Author: Ji Tairan (Ph.D. candidate, School of Marxism, Tsinghua University)
In July 1936, Edgar Snow arrived in northern Shaanxi through numerous blockades, conducted in-depth interviews with Mao Zedong and other CCP leaders, and completed an immortal masterpiece: “Red Star Shines on China.” In this work, Snow used detailed materials to show the true situation of the Chinese Communist Party and fought back against the reactionary forces’ slander of the Red Army. Under the influence of this work, foreign journalists such as Smedley and Strong went deep into “Red China” and left a series of classic reports on the Chinese revolution.
“Red Star Shines on China” records the glorious history of the Chinese Communists’ struggle for national independence and national rejuvenation. Since its completion, it has been published in multiple Chinese translations and has even been included in textbooks and has been included in the ministry’s edition of Chinese textbooks. Edgar Snow passed away in 1972, and it will be more than 50 years ago in 2023. His works will officially enter the “public edition” field in 2023, which means that “Red Star Shines on China” will usher in a larger-scale With publication and translation, this classic will also welcome more readers. In fact, since the publication of “Red Star Shines on China”, Snow has revised the book many times, and the Chinese translations published in different periods also show different characteristics. It can be said that the writing and Chinese translation of “Red Star Shines on China” are also part of history.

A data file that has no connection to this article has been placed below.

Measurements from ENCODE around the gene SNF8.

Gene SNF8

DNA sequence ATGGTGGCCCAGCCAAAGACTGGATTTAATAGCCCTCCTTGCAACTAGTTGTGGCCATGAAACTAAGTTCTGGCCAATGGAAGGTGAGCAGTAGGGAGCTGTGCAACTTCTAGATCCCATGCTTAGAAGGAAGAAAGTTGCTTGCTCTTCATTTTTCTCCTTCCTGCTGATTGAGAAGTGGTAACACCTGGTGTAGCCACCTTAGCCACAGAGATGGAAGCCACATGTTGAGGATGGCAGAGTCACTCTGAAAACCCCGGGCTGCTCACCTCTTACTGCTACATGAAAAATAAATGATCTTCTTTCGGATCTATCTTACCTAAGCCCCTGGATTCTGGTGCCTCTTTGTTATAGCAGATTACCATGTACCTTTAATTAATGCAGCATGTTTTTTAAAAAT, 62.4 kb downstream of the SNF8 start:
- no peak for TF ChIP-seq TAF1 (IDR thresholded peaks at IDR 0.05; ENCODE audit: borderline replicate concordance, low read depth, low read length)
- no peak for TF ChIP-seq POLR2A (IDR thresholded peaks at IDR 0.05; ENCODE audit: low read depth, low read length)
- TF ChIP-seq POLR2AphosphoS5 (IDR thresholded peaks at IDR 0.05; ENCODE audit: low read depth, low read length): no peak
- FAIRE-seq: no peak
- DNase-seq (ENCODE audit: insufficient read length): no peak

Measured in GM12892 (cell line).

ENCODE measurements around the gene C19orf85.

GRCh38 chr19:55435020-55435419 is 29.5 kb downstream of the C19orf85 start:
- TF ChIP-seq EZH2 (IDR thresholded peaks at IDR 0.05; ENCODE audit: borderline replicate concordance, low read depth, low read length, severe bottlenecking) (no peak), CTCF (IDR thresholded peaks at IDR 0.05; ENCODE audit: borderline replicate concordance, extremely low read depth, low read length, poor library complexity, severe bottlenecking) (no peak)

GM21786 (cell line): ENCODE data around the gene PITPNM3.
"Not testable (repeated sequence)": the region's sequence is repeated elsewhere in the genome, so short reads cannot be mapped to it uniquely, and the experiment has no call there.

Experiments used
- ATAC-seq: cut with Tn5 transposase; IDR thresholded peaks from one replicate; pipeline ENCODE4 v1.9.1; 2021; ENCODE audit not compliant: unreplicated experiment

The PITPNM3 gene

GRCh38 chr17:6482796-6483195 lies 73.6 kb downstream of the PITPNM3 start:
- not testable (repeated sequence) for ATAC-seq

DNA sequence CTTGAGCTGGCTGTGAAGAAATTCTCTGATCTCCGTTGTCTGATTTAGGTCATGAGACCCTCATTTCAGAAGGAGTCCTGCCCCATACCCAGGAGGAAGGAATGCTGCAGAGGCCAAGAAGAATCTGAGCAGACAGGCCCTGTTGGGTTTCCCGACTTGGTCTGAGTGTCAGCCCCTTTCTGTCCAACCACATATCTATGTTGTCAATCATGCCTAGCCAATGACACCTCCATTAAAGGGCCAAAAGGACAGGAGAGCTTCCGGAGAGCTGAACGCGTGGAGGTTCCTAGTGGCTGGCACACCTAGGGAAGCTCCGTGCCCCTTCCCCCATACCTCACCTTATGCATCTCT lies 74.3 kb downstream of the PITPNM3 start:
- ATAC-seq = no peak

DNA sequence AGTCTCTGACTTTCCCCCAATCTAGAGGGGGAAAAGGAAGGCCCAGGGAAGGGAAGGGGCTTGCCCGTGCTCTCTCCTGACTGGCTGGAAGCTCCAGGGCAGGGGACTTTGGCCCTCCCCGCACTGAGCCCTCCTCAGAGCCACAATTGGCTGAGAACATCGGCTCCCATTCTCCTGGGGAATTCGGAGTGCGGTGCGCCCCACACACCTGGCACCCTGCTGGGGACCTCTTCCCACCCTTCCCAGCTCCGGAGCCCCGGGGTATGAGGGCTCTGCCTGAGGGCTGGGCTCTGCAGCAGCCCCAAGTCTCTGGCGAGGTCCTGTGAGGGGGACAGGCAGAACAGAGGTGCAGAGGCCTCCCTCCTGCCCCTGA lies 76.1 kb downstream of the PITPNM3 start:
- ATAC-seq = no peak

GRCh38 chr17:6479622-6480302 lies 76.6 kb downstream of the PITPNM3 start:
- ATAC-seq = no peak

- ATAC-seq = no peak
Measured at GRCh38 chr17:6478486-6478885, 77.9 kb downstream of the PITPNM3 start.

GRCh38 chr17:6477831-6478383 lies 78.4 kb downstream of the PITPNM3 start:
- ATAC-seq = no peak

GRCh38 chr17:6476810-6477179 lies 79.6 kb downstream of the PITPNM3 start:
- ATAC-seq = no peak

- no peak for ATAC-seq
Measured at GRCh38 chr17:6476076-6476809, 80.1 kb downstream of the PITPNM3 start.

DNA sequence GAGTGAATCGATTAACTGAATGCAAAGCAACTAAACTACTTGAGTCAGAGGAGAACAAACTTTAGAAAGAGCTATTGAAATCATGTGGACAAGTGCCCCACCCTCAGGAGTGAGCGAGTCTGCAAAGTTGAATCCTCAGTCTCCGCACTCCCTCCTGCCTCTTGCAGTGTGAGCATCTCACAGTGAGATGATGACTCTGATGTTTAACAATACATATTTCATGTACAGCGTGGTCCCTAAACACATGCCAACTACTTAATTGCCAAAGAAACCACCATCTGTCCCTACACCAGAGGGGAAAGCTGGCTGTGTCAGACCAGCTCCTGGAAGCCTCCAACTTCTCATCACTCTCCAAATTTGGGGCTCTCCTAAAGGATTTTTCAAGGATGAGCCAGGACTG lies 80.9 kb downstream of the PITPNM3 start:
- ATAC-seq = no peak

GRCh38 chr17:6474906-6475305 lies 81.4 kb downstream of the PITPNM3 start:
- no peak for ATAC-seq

“Red Star Shines Over China” translations from different periods. File pictures
1 A classic, revised many times